Kenya
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Consumers and employers welcome cut on VAT but expect little impact

Federation of Kenya Employees Executive Director Jacqueline Mugo.

Manufacturers and consumers lobby groups have welcomed the proposed 50 per cent reduction of value added tax imposed on petroleum products. 

Opposition chiefs Raila Odinga and Kalonzo Musyoka applauded President Uhuru Kenyatta's move that is expected to reduce the cost of living.

And Abel Kamau, the Kenya Association of Manufacturers (KAM) manufacturing sector officer said the proposed cut was a good start.

“Other measures to reduce wastage, curb corruption and expand the tax base should be taken up. Government has all the necessary tools to do that,” he said.

Mr kamau said KAM expected a readjustment of prices downwards to reflect the reduction.

“However, the prices will not go back to what they were when petroleum products were exempted from VAT,” he added.

Raila and Kalonzo said the high cost of living would come down.

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“After the budget, Kenyans cried because of 16 per cent VAT. Now that it has been reduced, the ball is in Parliament’s court," said Raila in Nairobi on Saturday.

Kalonzo urged the business community to reduce commodity prices.

“I want to applaud President Kenyatta for listening to the cry of the common wananchi and reducing the VAT. Subsequently we expect our business people to reduce the price of commodities, which they had already increased,” he said.

Kalonzo noted that fuel was the driver of the economy so when its price went up, every other sector of the economy was affected.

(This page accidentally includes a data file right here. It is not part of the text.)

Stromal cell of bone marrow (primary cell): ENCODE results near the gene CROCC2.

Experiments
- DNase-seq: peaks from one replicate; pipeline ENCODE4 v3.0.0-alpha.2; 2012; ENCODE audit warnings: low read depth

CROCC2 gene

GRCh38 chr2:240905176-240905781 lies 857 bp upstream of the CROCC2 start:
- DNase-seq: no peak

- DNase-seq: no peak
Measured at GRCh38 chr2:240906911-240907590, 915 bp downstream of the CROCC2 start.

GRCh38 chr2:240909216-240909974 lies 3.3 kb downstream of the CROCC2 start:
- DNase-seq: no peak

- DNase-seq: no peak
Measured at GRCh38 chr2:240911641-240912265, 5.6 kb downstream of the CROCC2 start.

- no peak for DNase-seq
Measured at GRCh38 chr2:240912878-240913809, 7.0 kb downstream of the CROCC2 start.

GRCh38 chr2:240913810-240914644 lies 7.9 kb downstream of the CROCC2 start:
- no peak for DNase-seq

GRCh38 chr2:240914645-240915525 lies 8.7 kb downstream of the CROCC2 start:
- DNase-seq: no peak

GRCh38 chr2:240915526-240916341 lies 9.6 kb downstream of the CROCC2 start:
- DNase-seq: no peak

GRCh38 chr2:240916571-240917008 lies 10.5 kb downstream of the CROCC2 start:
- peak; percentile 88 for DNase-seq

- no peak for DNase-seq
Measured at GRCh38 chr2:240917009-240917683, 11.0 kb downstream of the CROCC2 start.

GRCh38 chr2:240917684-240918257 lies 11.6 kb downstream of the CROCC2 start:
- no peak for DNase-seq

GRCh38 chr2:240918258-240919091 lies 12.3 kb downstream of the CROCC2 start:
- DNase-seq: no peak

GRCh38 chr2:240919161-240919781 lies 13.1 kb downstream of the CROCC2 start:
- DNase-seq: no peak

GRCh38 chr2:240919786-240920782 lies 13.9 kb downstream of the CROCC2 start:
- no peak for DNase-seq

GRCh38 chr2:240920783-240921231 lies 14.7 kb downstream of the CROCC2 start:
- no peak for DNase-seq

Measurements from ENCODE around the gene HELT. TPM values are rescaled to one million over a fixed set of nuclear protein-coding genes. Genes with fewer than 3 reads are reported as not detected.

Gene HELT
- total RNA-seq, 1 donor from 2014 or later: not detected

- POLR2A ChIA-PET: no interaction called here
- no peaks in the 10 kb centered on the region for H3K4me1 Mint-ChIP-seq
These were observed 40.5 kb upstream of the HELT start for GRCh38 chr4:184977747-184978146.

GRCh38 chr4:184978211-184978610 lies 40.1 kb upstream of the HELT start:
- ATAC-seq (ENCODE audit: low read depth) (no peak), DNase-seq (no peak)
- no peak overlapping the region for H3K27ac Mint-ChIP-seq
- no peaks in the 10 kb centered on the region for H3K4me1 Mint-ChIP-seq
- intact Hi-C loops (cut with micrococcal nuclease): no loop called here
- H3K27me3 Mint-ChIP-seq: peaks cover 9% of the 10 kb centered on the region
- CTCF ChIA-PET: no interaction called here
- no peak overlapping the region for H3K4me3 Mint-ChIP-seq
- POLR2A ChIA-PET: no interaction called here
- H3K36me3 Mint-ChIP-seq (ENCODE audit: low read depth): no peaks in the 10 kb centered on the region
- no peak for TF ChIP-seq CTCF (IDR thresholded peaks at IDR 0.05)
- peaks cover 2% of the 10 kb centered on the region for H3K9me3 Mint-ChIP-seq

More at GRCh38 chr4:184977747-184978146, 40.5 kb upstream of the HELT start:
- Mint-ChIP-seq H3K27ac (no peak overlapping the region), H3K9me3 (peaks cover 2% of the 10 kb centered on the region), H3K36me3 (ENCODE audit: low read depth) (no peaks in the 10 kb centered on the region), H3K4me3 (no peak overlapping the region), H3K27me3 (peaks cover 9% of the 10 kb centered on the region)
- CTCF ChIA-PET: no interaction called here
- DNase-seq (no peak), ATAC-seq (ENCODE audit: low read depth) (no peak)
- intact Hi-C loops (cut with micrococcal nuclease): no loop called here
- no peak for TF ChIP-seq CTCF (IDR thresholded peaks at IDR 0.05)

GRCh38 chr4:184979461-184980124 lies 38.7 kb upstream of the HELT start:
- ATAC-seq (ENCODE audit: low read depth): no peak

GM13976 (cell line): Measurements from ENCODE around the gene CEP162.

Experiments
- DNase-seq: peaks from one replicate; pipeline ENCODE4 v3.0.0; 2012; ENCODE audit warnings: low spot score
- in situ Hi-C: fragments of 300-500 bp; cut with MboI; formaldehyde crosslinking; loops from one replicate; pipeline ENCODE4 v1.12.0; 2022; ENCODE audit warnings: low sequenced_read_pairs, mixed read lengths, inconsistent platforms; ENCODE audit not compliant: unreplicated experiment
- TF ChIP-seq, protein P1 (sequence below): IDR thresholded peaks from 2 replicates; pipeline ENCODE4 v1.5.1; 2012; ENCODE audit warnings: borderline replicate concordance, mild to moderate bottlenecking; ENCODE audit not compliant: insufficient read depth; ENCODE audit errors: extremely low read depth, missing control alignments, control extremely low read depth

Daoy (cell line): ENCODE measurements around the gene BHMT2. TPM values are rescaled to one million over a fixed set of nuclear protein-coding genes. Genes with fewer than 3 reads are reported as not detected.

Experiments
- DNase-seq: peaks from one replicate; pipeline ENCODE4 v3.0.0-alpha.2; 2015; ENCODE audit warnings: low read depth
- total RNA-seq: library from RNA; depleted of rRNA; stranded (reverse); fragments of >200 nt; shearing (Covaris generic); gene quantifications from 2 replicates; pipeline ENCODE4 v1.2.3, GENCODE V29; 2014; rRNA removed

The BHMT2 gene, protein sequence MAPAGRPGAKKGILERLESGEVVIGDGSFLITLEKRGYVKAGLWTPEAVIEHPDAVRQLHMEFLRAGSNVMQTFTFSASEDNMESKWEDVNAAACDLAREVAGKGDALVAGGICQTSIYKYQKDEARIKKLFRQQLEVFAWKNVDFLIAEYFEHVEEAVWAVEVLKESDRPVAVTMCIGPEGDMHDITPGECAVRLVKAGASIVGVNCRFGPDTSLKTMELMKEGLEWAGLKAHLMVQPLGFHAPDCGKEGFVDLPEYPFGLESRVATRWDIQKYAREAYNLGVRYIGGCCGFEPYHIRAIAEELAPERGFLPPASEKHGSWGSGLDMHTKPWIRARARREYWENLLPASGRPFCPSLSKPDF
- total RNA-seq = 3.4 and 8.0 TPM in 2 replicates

But Consumers Federation of Kenya (Cofek) called for changes at the National Treasury.

“Removal of tax on fuel, like retaining interest rate caps, should not be negotiable. The idea of reducing tax to eight per cent makes little impact. We still maintain that for the turnaround of our economy, the President must move with speed to make management changes at the National Treasury,” said Cofek Secretary General Stephen Mutoro.

Federation of Kenya Employees Executive Director Jacqueline Mugo said they were opposed to the tax.

"We don't support the tax on fuel given the push-up effect it will have on other essential goods. The ordinary Kenyan is already struggling to make ends meet. We need to address the real issues affecting the economy. There is a need to reduce the cost of governance and the culture of waste and plunder."

Lawrence Njagi of Kenya Publishers Association welcomed the reduction but said Government should focus more on improving productivity than consumption.

“Zero-rating would have been better. But any reduction is welcome though it has little effect on the high cost of living. Petrol prices affect all sectors. It will affect the production of books and we will pass the extra cost of books to consumers,” Mr Njagi said.

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